“Even since 1978, we vowed when we finished [farming] that first trip, that someday we would do it again. But then we started farming, had a family and continued farming even as the family grew up. We could never figure out how to do a cross-Canada bicycle trip and farm at the same time,” said Rob.
“I thought, ‘if we’re going to do this trip, if we’re really going to do it, we have to rent the farm or sell it. I have to take a year off and we’re going to do the trip’ and when we let the word out that we wanted to rent it out. We wound up getting offers to buy it and reluctantly, I have to say, we sold it.”
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To prepare, the now grandparents trained for months and went on bike tours. The challenge, once again, was getting used to biking such long distances with all their camping gear.
“Really, to get in shape for something like that, you just have to start doing it. So we took it a little slow to begin with until we got used to it for a couple weeks or maybe a month, at our age it takes longer,” said Nancy.
“I wasn’t as cocky or sure of myself at age 61 as I was at age 24 … by the time we got to the half-way mark, we were feeling in pretty good shape, we’d learned the ropes of camping, we’d fine-tuned our skills, we’d survived way out into Ontario, I was pretty sure we’d make it,” said Rob.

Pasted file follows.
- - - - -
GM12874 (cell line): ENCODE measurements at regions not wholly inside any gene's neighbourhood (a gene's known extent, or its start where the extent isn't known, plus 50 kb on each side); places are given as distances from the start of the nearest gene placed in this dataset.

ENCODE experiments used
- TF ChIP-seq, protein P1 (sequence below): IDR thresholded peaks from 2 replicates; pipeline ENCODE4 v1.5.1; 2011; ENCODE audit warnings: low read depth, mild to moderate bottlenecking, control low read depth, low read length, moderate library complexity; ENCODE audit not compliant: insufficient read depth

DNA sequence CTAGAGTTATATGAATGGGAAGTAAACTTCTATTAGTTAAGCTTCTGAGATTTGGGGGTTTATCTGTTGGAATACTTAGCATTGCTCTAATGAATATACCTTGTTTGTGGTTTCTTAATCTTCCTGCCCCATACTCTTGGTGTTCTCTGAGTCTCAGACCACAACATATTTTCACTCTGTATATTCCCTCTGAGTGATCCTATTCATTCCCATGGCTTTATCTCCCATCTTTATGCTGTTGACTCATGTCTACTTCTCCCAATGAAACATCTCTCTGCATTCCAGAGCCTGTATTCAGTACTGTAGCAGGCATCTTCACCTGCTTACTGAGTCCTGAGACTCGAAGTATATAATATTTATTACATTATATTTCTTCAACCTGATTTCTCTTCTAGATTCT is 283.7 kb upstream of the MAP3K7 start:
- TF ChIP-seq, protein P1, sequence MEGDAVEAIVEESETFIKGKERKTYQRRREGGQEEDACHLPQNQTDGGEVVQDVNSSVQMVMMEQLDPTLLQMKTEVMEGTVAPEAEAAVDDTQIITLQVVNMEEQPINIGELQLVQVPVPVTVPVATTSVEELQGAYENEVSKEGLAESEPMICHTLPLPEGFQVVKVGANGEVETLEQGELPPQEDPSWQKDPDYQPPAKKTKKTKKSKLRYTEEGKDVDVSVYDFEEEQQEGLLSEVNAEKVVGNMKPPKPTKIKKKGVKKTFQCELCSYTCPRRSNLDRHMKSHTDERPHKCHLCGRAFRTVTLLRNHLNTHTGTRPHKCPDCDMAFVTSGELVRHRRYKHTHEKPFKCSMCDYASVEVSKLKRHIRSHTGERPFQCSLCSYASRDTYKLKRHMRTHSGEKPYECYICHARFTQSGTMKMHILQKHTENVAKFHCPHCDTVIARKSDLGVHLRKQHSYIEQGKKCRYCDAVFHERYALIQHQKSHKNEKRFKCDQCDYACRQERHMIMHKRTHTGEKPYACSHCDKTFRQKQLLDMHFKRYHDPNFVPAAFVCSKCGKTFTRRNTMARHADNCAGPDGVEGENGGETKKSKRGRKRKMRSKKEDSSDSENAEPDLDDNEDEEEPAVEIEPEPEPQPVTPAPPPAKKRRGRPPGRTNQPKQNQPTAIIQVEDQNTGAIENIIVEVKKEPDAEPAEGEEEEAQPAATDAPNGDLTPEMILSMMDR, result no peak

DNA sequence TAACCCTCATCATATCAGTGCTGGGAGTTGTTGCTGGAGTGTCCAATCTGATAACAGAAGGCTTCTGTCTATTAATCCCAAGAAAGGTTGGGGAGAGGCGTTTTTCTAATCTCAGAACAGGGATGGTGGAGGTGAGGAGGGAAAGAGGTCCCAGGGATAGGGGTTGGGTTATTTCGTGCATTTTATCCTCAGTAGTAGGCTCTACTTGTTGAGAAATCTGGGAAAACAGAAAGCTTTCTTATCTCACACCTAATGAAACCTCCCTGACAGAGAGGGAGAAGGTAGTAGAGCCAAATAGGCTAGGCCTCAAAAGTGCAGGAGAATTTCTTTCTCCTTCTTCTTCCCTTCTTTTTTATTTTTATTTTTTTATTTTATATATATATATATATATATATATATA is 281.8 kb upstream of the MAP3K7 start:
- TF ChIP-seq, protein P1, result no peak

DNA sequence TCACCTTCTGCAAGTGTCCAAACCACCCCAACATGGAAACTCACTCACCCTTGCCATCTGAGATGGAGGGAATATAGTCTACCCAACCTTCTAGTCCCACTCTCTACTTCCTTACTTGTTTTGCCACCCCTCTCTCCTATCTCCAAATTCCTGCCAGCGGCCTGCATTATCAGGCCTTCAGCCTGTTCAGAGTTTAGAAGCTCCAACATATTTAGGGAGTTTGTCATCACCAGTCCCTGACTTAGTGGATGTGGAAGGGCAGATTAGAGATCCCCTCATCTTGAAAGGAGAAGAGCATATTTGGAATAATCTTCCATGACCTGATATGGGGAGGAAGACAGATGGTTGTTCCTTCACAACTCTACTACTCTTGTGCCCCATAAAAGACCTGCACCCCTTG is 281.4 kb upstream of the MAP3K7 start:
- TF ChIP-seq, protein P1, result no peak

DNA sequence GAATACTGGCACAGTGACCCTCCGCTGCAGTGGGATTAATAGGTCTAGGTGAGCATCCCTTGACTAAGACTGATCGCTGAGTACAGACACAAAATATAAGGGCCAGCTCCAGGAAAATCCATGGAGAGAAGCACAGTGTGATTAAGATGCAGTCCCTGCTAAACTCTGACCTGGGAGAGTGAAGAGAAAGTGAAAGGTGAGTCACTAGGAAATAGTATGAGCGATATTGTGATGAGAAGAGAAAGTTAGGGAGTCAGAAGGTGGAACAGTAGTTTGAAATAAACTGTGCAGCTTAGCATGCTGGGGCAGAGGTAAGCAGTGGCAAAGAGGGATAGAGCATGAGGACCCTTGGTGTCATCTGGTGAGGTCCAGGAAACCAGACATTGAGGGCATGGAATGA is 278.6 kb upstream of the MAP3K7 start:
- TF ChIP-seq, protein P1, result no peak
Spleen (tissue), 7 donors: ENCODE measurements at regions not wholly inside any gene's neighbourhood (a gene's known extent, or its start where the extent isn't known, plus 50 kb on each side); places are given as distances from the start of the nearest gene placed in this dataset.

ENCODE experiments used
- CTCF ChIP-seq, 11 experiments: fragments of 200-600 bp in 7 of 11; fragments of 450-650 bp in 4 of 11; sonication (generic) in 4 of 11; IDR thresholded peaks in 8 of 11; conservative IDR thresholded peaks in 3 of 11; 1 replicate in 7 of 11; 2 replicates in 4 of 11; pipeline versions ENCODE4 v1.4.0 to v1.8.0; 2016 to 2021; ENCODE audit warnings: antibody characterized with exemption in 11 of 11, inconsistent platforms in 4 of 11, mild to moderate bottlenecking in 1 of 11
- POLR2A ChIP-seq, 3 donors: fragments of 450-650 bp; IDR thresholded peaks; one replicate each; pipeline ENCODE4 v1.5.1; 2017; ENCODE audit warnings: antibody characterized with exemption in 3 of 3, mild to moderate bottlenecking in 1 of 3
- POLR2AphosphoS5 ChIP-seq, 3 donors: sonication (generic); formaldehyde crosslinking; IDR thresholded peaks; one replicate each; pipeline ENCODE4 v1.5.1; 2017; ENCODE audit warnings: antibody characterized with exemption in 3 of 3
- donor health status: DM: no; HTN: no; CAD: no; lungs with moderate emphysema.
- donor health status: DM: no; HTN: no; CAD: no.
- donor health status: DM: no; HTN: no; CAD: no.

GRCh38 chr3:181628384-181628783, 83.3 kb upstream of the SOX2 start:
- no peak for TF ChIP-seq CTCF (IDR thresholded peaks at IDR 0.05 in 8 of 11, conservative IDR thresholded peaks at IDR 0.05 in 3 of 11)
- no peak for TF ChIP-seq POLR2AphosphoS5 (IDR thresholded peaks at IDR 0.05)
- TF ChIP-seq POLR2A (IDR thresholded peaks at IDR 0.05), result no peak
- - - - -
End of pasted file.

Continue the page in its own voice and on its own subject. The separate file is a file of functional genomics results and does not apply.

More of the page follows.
This past summer’s trip started May 26 and concluded Oct. 5. The couple estimates they travelled approximately 12,120 kilometres.
The routes they took for each journey was not the same. The trek started and ended in the same place, but the travel enthusiasts tried out some new experiences along the way in 2015.
“Mostly, we tried to do a different way than the way we went before,” said Nancy.
“We tried to stay off the main highways as much as possible, because they’re just too busy and noisy and we didn’t enjoy them. Even though, they usually have room for a bicycle on the edge.”
“Cycling around the north shore of Lake Superior, I would say, is the quintessential Canadian experience for cycling and there’s no way we were going to take any different route through that area,” said Rob.
Thirty-five millimetre photos were used to capture their first trip but this time around a digital camera recorded their progress as Nancy, simultaneously, created an online blog on Facebook.